Friday, March 6, 2009

Recipe from the 70's is Worth Re-Visiting

If we are fortunate we grow up with a Mother or a Father who appreciates treating you well on your birthday. As in, "you can have whatever you want for dinner." Parents might be a bit more challenged in that area these days because thanks to television children are exposed to many, many things, including Lobster and Filet Mignon.

It's not as if we didn't have a television but in those days it wasn't such a central part of life that it is now. I believe we were allowed a single hour of TV viewing a day. And, of course, TV itself was different in the 1960's and early 70's. There wasn't nearly as much programming. So not much chance of we children broadening our horizons too much. I believe they served big, bright colored squares of replicated food on Star Trek.

No, my Mother could safely expect us to choose our favorite meal from her catalog of well-tried recipes. I ran the gamut of choices. There was one year I was having a Bisquick pancake obsession and that is what we had for my birthday dinner. I had a long love affair with my Mother's spaghetti (you aren't noticing an affection for carbs are you?), and it was my choice for birthday dinner on many occasion.

But in my teen years I settled on a single favorite that I requested every year and that was my Mother's lasagna. It was saucy, delicious and it smelled wonderful cooking in the oven. Over the years I've made lasagna many times but never with my Mother's recipe. I used a McCall's recipe that was detailed and full of original Italian herbs. I actually haven't made lasagna in a long time for a couple of reasons; 1. It takes forever to make from scratch and 2. It makes a lot of pretty fattening food. But as I was talking to my Mom the other day she mentioned that she made her lasagna for visiting family and it was a big hit. I then did what I should have done 25 years ago and asked her to send me the recipe. I made it last night and it was as good as I remembered it. The ingredients are simple but they match wonderfully well together.


1 lb ground beef
1/3 cup chopped onion
1 clove garlic minced
1 tsp. salt, 1 tsp. leaf oregano, 1 tsp. parsley flakes, 1/4 tsp pepper.
2 8 oz. cans tomato sauce w/cheese (they no longer make this, just add a healthy sprinkle of Parmesan).
1 6 oz. can tomato paste
1 5 3/4 oz can mushroom steak sauce
1 2 1/2 jar sliced mushrooms
1 small package of lasagna - cooked and drained
1 pint of cottage cheese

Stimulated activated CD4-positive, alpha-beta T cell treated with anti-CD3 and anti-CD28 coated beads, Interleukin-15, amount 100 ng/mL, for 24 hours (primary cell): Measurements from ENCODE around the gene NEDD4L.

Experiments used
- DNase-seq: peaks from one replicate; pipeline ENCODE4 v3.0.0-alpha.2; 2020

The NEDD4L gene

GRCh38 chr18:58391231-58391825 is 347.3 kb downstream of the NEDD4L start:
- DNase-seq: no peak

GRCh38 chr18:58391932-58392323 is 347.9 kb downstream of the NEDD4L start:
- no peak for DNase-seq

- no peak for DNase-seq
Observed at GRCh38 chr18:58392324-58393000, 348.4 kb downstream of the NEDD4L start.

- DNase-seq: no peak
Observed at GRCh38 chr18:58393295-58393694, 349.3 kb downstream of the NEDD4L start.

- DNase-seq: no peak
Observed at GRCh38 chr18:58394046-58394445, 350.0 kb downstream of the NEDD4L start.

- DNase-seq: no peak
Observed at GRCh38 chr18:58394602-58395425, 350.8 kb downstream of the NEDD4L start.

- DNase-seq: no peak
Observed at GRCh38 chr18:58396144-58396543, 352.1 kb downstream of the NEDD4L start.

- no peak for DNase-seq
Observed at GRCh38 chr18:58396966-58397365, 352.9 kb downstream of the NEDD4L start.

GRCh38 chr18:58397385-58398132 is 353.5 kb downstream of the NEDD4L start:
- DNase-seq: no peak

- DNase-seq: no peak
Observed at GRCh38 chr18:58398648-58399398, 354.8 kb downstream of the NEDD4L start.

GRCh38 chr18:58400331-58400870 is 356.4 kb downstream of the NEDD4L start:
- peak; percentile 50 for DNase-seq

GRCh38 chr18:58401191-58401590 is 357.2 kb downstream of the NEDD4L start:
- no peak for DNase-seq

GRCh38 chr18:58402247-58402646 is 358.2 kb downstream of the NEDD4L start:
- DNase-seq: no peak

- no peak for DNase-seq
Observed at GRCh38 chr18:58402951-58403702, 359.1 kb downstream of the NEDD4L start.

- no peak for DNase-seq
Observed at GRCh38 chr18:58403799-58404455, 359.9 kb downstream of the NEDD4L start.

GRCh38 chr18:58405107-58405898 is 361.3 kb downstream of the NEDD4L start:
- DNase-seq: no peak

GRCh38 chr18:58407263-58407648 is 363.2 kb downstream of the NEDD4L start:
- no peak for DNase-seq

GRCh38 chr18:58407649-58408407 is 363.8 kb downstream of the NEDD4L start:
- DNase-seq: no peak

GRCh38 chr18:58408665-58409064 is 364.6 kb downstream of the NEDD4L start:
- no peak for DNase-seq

1 egg beaten
1 Tbs. milk
2 4 oz. packages shredded mozzarella cheese

Brown meat, onion and garlic in large skillet; mix in seasonings. Add tomato sauce, paste, mushroom steak sauce and sliced mushrooms; cover and simmer for 30 minutes. Let cool. Cook lasagna noodles according to pckg. instructions, drain. Mix cottage cheese, egg and milk. Layer row of noodles, cottage cheese, meat sauce and mozzarella, then repeat with second layer in 12 x 8 baking pan. (I actually managed 3 full layers and a last layer of noodles, sauce with the remaining mozzarella and some freshly grated Parmesan). Bake at 375 for 45 minutes. Let sit for 10 minutes before cutting into serving pieces.

You can play with this recipe with fresh herbs and mushrooms. You can also use no boil noodles but I don't like the results as well. The key ingredient might be the mushroom steak sauce so don't leave that out. You can get it at your grocers. It's Dawn Fresh by Giorgio. I added just a little sugar and balsamic vinegar to the completed lasagna sauce just to taste at the end.


Robj98168 said...

This looks very simular to my mom's lasagna- She (and I for that matter) Hate No Loathe ricotta cheese or cottage cheese in lasagna and mannicotti- her lasagna has always been tasty tomatoey(SP) and rich with mozzerella! This looks very good!

We Are Never Full said...

what a cute post. i should totally do this type of thing (revisit my mom's 80's meals). the only prob. is that i'd have about 7 things to post. my mom basically rotated those meals monday thru sunday. but they were awesome - linguine and clam sauce, shake and bake pork chops, meatloaf... the list goes on and on (at least four more times!).